Children need the freedom and time to play. Play is not a luxury. Play is a necessity.
– Kay Redfield Jamison
Our classrooms are filled with opportunities for children to play. We have blocks, dramatic play areas, loose parts, puppets, sand tables, water and sensory boxes, abundant book baskets and art areas full of supplies for children to create, enjoy and play. When we moved to distance learning in March, I wanted to be sure that the opportunities I was providing for synchronous and asynchronous learning were filled with play. We know that children learn through play, and I didn’t want that to change with the switch to distance learning. Our school required us to send home a choice board each week with activities for each content area, and our kindergarten team decided to focus on open-ended, play invitations with this board. We kept an ongoing brainstorm list of ideas and pulled from it each week when we created our document to go home. I will share that document with you here. Feel free to make a copy and add your own ideas or adapt and change these to meet the needs of your families.
Here are some of my thoughts about creating and using play invitations or choice boards.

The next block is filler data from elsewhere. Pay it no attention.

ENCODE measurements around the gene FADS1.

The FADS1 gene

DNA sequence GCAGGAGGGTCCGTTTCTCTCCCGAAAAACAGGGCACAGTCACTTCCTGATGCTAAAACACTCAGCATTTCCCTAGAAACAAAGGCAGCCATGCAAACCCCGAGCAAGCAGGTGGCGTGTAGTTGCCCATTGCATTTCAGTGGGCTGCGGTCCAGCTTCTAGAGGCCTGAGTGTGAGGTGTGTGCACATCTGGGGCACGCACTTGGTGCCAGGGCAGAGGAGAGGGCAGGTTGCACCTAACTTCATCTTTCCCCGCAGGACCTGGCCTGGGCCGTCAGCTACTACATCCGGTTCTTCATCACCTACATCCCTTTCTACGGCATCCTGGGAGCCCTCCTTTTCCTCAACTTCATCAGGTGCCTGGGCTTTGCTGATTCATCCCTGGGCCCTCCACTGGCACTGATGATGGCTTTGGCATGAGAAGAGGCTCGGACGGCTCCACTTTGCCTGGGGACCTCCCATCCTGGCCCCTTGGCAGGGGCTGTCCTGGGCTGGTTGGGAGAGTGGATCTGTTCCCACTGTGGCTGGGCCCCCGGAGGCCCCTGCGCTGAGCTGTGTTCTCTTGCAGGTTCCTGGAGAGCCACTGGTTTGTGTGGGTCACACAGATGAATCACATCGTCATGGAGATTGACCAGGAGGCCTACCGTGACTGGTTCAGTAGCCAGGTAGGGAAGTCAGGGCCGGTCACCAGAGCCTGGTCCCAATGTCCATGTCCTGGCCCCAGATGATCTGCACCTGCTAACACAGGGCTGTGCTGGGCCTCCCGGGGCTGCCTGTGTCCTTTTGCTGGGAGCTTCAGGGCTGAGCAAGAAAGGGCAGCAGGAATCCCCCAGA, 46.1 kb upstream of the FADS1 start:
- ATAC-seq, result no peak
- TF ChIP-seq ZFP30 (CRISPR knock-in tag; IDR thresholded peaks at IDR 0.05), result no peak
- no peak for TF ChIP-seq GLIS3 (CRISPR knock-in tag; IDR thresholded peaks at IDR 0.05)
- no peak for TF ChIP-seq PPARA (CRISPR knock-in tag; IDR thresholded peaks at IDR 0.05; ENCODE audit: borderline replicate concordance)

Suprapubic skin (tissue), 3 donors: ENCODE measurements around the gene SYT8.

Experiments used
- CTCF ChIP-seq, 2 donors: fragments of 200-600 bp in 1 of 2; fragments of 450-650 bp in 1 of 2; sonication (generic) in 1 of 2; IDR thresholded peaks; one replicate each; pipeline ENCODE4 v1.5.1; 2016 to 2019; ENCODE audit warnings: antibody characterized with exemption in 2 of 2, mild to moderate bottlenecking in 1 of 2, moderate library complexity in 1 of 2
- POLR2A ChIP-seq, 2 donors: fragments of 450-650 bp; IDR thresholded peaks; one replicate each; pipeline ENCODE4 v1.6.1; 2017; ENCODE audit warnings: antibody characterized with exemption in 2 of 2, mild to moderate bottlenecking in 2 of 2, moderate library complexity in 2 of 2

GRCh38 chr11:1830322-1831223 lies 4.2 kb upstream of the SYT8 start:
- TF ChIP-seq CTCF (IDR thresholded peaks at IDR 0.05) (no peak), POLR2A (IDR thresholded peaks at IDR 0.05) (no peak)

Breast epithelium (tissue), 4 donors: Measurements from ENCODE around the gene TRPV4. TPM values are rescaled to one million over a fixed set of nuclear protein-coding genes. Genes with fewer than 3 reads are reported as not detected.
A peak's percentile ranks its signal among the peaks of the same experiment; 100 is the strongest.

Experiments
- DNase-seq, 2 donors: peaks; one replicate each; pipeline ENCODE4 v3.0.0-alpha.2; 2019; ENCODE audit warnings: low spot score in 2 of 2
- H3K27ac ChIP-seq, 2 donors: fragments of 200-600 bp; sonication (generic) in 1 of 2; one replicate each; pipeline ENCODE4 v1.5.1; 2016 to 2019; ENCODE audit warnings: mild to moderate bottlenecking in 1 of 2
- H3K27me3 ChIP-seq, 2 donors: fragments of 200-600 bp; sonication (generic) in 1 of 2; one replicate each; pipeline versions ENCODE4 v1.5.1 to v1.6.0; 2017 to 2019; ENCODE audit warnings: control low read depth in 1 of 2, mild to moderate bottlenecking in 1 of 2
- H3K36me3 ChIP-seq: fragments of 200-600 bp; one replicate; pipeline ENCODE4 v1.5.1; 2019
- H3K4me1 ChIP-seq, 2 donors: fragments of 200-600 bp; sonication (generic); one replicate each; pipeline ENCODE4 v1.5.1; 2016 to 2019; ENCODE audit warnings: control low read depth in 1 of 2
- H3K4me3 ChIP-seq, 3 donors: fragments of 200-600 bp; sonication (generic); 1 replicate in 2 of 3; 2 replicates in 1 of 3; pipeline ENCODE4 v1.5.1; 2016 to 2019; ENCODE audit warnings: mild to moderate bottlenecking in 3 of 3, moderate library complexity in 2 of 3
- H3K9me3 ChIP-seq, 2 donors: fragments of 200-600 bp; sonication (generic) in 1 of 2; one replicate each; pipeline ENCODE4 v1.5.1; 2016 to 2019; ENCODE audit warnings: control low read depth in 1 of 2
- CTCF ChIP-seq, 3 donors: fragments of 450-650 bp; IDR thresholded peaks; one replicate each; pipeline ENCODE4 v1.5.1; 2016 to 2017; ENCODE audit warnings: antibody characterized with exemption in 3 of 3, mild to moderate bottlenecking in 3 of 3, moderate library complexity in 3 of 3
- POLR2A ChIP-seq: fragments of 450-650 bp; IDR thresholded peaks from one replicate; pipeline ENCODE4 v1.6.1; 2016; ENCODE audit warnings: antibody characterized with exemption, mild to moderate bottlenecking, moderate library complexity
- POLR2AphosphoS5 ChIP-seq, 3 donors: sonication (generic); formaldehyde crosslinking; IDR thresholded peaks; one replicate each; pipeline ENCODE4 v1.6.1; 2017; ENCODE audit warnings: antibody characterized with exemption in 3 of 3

- Less is more. Keep many of the choices the same over time – if they are open ended and encourage playful learning, then kids can engage with them again and again. I think of our classroom. We have a predictable structure and keep things basically the same over time (readers workshop, writers workshop, blocks, dramatic play, art, math stations, etc…) and only change them out when we notice attention is waning, when we introduce a new inquiry or hear children talking about areas of interest. I viewed this choice board in the same way, allowing children time to go deeper into their play, instead of having this be a checklist to “get it done”. Families appreciated the same structure and ideas on the choice board when they stayed the same over time, and only changed occasionally. Children were invited to share about what they had done on the choice boards during our Google Meets, and I listened carefully as I planned the choices for the following week.